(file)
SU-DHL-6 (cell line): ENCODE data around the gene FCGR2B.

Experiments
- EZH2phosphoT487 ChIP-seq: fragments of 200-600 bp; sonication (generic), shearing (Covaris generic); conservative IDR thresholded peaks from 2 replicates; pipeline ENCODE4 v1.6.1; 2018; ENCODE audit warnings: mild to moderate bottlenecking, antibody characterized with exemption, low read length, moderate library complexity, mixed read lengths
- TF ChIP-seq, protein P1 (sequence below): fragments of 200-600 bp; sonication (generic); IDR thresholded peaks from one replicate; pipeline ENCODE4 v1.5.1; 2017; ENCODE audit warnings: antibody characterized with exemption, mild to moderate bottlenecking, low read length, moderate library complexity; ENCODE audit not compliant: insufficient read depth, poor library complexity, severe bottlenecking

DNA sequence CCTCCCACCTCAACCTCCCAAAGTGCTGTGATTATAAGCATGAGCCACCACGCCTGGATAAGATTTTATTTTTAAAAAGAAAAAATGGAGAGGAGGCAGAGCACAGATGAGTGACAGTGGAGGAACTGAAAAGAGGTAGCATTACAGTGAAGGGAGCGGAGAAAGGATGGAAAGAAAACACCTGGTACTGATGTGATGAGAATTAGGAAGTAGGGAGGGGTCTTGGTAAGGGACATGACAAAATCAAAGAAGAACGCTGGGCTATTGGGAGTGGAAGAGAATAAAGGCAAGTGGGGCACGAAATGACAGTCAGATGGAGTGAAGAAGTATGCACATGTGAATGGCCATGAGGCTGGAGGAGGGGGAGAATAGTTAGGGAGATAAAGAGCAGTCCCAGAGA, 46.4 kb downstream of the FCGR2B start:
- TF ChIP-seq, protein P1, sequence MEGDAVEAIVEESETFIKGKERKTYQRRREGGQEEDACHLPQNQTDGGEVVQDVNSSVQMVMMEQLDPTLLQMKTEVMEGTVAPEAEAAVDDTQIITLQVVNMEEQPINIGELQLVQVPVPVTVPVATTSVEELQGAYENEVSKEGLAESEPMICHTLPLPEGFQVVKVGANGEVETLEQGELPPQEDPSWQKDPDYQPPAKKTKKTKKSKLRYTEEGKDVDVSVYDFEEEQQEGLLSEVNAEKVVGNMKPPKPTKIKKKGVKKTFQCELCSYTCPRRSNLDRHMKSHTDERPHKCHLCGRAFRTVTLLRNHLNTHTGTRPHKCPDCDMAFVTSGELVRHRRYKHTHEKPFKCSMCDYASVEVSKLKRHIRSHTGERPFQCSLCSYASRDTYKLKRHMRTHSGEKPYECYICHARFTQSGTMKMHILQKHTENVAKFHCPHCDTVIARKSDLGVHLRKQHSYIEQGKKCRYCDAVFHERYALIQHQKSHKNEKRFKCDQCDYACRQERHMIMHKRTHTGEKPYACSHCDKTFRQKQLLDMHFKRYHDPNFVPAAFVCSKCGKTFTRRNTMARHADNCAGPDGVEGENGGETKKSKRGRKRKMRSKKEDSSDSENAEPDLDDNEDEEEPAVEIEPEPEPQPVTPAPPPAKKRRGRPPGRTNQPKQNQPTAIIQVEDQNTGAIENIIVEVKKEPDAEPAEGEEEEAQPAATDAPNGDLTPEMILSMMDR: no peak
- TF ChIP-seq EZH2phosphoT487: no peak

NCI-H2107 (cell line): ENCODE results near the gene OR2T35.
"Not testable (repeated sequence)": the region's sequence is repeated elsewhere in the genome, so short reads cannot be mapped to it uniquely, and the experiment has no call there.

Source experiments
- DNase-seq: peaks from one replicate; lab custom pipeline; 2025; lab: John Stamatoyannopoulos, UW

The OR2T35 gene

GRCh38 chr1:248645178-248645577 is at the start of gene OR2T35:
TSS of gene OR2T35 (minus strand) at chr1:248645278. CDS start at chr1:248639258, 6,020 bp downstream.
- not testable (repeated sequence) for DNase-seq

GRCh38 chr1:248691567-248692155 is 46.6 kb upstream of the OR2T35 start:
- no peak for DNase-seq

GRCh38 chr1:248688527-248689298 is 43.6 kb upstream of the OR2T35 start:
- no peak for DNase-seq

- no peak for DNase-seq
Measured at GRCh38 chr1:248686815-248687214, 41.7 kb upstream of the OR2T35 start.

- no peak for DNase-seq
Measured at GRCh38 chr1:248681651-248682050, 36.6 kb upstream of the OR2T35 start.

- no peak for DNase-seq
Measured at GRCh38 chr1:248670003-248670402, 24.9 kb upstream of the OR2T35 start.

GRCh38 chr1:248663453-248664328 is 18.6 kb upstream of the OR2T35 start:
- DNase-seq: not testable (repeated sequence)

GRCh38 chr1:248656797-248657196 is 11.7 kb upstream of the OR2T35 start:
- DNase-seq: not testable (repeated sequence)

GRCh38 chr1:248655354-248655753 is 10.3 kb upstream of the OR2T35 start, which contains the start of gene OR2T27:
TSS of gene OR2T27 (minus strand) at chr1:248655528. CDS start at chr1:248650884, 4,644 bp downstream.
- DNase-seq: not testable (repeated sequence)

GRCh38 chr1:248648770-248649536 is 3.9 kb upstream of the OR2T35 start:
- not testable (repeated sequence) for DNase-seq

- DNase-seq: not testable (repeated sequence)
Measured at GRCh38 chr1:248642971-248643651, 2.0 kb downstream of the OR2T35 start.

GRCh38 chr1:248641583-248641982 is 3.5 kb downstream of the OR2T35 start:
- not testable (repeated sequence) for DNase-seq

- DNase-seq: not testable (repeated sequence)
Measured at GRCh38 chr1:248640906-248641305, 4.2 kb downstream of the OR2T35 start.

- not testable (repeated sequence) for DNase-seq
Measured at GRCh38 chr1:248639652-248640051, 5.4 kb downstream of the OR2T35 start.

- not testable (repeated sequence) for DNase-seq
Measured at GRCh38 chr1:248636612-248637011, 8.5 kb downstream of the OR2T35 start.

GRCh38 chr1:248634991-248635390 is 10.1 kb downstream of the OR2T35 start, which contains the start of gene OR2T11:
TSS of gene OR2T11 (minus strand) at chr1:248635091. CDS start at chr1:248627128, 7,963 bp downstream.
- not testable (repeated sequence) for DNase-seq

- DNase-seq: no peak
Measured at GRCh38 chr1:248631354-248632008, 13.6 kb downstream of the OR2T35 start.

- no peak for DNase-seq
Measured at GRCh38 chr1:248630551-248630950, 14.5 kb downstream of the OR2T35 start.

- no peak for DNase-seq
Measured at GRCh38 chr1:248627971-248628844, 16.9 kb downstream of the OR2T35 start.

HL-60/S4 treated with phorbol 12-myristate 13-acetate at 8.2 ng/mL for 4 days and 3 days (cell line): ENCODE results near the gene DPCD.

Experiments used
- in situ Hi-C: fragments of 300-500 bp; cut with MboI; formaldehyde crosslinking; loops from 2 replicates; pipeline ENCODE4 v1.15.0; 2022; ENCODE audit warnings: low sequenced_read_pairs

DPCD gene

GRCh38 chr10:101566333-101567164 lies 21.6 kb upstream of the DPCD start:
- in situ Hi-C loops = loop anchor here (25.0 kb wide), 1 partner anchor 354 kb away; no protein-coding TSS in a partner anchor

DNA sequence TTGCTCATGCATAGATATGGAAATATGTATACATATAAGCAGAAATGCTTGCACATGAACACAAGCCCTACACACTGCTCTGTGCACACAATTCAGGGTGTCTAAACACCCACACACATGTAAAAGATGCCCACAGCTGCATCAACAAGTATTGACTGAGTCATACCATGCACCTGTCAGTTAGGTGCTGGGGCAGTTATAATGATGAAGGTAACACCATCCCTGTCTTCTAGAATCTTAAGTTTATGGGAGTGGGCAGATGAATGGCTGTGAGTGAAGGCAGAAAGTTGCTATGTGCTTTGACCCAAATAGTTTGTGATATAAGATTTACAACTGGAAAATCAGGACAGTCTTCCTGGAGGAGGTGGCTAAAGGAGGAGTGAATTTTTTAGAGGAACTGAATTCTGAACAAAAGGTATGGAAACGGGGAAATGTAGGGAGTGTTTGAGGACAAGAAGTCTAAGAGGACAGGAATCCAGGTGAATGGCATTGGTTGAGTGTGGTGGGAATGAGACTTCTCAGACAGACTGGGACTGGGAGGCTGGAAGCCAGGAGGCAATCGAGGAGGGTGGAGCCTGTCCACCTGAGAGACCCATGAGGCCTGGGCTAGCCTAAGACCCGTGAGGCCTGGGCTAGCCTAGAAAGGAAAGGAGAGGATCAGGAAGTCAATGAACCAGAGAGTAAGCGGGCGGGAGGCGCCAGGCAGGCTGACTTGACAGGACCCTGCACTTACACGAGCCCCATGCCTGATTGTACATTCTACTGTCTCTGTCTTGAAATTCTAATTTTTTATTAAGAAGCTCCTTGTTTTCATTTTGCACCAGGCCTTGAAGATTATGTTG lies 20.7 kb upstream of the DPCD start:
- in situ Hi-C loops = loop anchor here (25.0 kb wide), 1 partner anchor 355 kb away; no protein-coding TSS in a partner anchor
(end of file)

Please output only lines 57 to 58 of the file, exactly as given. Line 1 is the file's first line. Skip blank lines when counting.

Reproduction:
DPCD gene

GRCh38 chr10:101566333-101567164 lies 21.6 kb upstream of the DPCD start: